Can Immediate Payments Prove Illuminating?
Over the last three years, ACI and Ovum have conducted a survey on how financial institutions see payments fitting into their broader strategic objectives. This often highlights the disconnect between the technology people and business people at a bank. Despite the many proven use cases for immediate payments, 6% of this year’s survey participants still see no benefit in real-time payments, mostly because they consider real-time to be a payments technology, not an essential part of a digital-first, customer-centric transformation strategy. Admittedly, the naysayers are trending downwards (it was 11% in the 2016 survey), but nonetheless it indicates how easily a market-leader can be left behind, or even be knocked out during a period of rapid industry change, simply by failing to see what is in front of them. As a result, digitization has led to the decline of some long standing ‘analogue’ market leaders across industries.
The Link Between Fast and Open Payments
As we move towards the era of open banking, organizations need team members who can draw parallels between the proven benefits of immediate payments, and wrap this into their evaluation of open banking strategies. We’ve already seen evidence that Open APIs help unlock that the true value of real-time payments.
A worrying number of payments decision makers say they see no benefit in open APIs (28%). They need the positive skeptics to push the agenda, or they will fall behind. Given the focus on proven use cases, it’s not surprising that 45% are waiting to see what others do before exploring the technology for their organization. This is a dangerous position to take – we know that being an agile business, first to market with innovations is the key to success in the New Payments Ecosystem. 65% of financial institutions report that Open APIs can help improve the customer experience, and 59% of banks do have a clear Open API strategy. It is far better to deploy at least a little curiosity and experimentation to avoid the risk of falling completely behind.
Open Banking Without Borders
The need for positive skeptics goes beyond the regulatory borders driving open banking within Europe. Open banking is a catalyst for global change. In Europe, PSD2 is a key driver, but open banking is also an opportunity to reengineer systems and offer innovative services to banks’ customers by taking advantage of new fintech propositions – as well as monetizing your own business in new ways. If you are going to innovate, you need to ask the right questions.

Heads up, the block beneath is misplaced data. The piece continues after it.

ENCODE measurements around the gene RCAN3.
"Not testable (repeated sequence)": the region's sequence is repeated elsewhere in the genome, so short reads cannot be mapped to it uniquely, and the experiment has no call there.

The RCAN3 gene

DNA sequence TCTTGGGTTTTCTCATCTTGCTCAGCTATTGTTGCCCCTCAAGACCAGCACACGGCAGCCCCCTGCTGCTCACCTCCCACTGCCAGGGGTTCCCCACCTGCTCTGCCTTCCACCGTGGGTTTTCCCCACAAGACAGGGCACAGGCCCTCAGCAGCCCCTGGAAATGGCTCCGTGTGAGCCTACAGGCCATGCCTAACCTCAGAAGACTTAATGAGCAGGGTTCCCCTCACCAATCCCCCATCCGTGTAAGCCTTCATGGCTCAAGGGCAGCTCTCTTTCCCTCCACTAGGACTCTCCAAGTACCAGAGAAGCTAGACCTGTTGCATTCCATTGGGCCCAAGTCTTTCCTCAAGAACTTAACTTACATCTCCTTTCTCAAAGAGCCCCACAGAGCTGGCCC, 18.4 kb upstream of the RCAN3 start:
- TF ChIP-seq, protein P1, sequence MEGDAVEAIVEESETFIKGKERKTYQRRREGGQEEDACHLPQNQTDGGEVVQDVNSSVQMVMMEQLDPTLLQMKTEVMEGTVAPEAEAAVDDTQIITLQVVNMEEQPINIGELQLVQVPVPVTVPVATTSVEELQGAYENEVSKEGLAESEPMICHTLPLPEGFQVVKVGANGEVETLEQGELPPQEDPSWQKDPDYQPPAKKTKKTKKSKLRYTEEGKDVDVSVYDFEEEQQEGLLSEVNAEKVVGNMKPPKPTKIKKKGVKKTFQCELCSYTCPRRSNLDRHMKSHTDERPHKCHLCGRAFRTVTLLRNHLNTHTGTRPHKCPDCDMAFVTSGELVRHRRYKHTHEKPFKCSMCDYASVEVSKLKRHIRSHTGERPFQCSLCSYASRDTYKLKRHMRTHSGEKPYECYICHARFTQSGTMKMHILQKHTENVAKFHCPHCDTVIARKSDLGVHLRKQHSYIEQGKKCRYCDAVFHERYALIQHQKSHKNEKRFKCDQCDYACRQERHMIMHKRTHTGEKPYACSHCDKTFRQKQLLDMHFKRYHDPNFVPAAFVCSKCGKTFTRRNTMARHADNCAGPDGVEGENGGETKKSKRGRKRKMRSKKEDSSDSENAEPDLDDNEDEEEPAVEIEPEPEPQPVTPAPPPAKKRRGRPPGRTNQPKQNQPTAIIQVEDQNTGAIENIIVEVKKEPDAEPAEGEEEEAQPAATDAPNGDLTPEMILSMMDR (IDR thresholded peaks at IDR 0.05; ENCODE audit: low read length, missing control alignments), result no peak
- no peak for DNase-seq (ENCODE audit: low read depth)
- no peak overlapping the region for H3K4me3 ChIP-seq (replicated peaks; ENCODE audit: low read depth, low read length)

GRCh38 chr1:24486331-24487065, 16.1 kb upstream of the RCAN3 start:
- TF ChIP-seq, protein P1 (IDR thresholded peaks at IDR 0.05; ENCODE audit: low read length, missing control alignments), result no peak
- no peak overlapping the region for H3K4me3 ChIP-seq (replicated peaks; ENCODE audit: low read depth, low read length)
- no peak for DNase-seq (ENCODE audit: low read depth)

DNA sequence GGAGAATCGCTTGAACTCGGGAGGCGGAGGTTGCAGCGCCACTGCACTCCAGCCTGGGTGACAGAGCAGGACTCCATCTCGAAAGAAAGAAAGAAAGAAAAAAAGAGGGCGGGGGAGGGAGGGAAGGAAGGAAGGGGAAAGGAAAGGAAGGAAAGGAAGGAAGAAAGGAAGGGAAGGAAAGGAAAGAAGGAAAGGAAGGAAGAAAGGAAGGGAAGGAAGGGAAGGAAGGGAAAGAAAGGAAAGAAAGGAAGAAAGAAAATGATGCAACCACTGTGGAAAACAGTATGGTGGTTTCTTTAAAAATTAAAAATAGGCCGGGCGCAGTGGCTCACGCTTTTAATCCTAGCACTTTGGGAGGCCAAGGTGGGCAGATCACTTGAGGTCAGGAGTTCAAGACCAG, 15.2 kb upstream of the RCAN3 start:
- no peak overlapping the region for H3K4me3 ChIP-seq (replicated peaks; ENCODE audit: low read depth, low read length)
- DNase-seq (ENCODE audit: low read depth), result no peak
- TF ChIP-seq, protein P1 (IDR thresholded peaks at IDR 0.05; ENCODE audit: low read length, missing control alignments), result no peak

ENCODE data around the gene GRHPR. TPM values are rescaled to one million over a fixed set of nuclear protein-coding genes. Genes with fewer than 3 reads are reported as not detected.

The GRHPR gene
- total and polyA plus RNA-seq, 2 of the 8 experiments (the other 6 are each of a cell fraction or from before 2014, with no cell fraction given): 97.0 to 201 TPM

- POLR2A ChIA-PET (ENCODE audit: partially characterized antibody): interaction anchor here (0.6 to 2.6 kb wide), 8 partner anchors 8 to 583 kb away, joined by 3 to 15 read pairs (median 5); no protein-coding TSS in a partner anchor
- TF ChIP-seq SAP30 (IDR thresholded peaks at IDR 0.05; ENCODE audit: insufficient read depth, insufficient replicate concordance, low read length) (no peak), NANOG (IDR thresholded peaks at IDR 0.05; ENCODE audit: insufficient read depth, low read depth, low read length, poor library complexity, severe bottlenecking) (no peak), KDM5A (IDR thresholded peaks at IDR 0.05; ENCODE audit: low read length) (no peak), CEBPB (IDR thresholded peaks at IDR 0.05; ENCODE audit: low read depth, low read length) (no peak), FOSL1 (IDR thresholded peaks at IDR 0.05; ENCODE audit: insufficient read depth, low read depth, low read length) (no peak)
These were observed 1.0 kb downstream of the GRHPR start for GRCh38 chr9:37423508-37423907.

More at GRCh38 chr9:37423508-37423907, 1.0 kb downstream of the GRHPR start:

You have to ask: “what new services will help consumers manage their daily lives?” This is not about payments needs alone.
By operating within these open ecosystems, banks can credibly compete with global tech giants when it comes to personalized assistance propositions, and avoid being disintermediated from their core businesses of payments. The positive skeptics also need to ask: “how are we going to compete with the tech giants in payments?” – new entrants to the market will not all be startups.
The Tech Giant Invasion
A positive skeptic open banking mindset has already been adopted by a number of Asian tech giants that now offer all-in-one mobile apps that can also access and transfer funds – not just for traditional banked customers, but also for a new generation of consumers transacting electronically for the first time. Open APIs are paramount the key to enabling this explosion of digital payments via mobile phones and social media apps. The likes of WeChat Pay, Alipay and others have partnered with international retailers and tourism service providers to capture payments made by the growing number of outbound Chinese tourists in a simple, intuitive manner. They looked beyond their traditional marketplace, and considered the customer experience ecosystem beyond banking.
Harmonious Coexistence for Old and New
In the United States, banks are looking to leverage Open APIs as a way of modernizing not only their customer-facing retail payments business, but also to overcome the shortcomings of legacy systems that sit behind the payments engine, including core banking! The drive to realize digital transformation, while also saving costs, is forcing banks to take a fresh look at how to move away from cumbersome, obsolete, legacy technology.
When their positive skeptics ask, “how do we couple modern environments and consumer payment experiences with legacy systems?” the answer is flexible, agile technology that has a strong non-functional basis – and offers orchestration via Open APIs.
Go Forth and Question
The era of open banking is upon us, and there’s no question that banks must implement a strategy to meet these challenges, and maximize the opportunity. My advice to banks on the cusp of digital transformation would be to provide a platform for positive skeptics to ask, “can we do better?”, and to listen to their forward-thinking leaders.
Learn more about achieving open payments in this video: Build a platform for open banking